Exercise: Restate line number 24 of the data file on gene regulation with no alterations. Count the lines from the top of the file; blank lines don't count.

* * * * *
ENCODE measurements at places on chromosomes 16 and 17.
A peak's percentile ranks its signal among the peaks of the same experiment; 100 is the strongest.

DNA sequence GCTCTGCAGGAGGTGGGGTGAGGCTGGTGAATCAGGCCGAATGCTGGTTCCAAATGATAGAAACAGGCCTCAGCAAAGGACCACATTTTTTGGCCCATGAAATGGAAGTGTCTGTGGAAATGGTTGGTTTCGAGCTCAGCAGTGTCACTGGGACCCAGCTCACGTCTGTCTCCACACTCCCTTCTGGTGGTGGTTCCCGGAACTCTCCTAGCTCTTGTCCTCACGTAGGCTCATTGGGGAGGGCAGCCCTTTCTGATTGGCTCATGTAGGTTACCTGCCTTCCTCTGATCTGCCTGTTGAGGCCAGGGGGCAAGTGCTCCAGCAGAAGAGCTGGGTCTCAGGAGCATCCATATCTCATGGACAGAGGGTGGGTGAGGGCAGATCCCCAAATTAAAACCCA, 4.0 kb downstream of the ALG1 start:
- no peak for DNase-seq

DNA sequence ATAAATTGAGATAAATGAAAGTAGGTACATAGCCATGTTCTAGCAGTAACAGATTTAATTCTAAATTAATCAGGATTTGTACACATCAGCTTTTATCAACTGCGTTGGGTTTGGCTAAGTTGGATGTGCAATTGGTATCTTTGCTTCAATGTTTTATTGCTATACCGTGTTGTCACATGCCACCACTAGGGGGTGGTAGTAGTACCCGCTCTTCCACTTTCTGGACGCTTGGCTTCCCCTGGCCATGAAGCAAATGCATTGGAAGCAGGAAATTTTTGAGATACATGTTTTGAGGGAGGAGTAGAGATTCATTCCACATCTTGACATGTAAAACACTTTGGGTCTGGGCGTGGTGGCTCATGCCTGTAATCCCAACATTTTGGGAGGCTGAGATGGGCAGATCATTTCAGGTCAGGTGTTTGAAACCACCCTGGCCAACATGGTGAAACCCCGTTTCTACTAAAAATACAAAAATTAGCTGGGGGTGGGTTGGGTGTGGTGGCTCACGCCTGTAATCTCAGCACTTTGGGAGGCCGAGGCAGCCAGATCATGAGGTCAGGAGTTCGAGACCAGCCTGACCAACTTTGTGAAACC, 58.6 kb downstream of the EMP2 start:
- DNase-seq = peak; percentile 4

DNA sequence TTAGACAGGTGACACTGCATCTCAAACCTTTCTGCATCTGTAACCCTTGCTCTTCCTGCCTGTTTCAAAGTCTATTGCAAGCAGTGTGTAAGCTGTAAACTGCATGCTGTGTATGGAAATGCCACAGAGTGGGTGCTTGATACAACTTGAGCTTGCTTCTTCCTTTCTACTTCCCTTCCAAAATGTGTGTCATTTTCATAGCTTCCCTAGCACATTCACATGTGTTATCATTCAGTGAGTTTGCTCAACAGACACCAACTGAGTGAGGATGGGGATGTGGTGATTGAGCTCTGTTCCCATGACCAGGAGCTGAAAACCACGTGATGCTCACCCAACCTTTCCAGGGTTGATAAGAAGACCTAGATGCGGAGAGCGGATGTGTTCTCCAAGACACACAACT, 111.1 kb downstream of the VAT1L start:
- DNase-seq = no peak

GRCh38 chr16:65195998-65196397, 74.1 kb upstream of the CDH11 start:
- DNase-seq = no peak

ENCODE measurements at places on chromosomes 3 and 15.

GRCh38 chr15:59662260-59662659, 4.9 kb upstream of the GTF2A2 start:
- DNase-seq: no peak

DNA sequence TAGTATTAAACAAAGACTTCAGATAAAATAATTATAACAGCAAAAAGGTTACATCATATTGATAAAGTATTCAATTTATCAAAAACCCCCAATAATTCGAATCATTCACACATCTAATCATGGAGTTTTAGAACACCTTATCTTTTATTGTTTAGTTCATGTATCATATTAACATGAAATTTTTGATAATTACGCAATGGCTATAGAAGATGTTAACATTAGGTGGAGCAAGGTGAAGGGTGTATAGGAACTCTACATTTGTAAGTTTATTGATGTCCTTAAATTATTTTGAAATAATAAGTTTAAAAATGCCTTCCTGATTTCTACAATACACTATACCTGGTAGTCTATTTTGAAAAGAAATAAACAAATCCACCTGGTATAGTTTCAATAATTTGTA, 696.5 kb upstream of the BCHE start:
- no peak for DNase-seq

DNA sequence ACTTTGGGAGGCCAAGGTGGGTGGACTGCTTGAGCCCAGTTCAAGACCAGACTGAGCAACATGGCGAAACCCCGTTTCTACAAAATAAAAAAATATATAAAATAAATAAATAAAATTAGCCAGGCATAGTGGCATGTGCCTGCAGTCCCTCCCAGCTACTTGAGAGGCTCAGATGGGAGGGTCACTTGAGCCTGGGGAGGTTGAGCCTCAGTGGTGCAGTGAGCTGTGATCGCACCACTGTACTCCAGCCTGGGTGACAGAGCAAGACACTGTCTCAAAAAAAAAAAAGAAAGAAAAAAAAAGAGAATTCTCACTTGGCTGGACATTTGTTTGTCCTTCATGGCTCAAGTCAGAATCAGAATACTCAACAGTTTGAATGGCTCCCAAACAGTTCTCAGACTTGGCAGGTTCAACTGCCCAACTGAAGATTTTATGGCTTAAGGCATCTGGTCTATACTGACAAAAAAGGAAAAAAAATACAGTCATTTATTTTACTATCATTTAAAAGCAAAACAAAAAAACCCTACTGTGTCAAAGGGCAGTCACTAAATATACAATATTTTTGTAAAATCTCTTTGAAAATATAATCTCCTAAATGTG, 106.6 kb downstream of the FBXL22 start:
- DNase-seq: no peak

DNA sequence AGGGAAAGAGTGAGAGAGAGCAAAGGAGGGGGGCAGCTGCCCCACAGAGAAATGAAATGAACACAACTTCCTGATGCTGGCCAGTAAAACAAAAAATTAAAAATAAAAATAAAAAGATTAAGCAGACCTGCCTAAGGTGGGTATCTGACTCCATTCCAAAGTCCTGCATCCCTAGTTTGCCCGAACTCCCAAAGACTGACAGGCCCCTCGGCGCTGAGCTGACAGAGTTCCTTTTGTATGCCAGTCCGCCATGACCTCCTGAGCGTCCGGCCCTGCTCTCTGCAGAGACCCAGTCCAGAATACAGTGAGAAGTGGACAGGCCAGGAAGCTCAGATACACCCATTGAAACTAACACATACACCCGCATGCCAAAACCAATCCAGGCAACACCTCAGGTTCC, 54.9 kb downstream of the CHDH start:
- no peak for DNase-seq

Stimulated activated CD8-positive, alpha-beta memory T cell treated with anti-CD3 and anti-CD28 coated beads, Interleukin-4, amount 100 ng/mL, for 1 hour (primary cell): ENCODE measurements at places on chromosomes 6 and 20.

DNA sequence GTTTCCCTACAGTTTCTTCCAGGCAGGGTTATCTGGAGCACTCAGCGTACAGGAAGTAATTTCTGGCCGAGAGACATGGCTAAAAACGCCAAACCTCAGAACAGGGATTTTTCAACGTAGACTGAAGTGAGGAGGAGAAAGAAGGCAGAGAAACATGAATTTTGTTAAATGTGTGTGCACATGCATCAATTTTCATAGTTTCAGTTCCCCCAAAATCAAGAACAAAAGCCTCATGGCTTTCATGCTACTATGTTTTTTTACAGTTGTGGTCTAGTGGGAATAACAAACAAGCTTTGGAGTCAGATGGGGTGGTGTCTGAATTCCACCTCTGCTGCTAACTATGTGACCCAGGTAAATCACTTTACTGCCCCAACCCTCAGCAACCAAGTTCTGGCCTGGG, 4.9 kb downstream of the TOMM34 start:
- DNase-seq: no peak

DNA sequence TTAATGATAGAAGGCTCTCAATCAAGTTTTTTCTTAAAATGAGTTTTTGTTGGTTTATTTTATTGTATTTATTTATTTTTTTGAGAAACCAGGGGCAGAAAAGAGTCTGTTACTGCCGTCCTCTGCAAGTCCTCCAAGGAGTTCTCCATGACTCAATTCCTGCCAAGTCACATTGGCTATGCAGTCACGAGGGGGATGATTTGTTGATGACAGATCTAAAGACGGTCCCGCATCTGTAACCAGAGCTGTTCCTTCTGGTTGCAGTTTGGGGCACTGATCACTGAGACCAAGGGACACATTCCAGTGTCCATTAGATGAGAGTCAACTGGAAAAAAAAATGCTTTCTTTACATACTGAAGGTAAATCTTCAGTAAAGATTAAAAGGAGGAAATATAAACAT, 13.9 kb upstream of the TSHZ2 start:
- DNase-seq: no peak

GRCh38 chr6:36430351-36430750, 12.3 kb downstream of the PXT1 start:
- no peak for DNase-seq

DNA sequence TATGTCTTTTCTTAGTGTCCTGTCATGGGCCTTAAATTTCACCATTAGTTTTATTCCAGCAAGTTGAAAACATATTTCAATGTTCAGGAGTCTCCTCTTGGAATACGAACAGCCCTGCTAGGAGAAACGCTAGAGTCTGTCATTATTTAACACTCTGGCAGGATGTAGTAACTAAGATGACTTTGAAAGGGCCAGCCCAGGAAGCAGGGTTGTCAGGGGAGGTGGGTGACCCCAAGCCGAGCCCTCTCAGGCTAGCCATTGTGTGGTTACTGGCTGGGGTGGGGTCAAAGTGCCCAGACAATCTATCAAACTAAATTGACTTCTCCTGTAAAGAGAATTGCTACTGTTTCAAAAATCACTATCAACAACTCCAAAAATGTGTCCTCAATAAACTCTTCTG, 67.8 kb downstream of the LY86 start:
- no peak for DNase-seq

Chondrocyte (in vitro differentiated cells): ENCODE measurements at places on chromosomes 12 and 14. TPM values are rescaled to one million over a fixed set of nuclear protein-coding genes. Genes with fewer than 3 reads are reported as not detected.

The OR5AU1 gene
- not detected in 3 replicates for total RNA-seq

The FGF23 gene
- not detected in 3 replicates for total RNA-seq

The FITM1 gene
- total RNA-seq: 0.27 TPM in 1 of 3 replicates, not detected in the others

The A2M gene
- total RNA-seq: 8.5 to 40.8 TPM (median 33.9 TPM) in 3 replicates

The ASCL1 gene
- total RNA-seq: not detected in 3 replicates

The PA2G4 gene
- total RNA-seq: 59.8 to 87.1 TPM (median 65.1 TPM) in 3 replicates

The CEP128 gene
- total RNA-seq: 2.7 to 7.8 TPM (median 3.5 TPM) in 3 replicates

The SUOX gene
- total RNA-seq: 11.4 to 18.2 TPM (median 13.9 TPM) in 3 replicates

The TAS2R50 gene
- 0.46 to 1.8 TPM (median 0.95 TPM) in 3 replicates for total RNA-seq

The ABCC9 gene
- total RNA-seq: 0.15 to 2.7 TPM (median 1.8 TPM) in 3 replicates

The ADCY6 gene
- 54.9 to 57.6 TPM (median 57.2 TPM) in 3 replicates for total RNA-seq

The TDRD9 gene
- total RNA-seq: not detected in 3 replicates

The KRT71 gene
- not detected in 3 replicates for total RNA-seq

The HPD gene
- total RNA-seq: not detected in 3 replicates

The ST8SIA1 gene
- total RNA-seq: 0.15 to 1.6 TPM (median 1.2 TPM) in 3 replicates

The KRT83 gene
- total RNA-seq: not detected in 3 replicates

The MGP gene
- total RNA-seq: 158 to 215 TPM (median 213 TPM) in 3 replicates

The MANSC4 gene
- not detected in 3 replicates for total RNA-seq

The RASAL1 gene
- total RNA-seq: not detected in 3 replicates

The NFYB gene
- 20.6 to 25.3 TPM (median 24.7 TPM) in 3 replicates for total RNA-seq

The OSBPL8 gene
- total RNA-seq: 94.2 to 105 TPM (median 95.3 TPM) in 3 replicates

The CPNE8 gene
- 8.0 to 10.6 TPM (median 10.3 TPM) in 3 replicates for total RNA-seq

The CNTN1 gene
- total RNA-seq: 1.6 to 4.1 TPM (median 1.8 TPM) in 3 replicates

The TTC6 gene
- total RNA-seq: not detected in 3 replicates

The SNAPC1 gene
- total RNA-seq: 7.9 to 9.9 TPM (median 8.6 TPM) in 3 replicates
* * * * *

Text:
- DNase-seq: no peak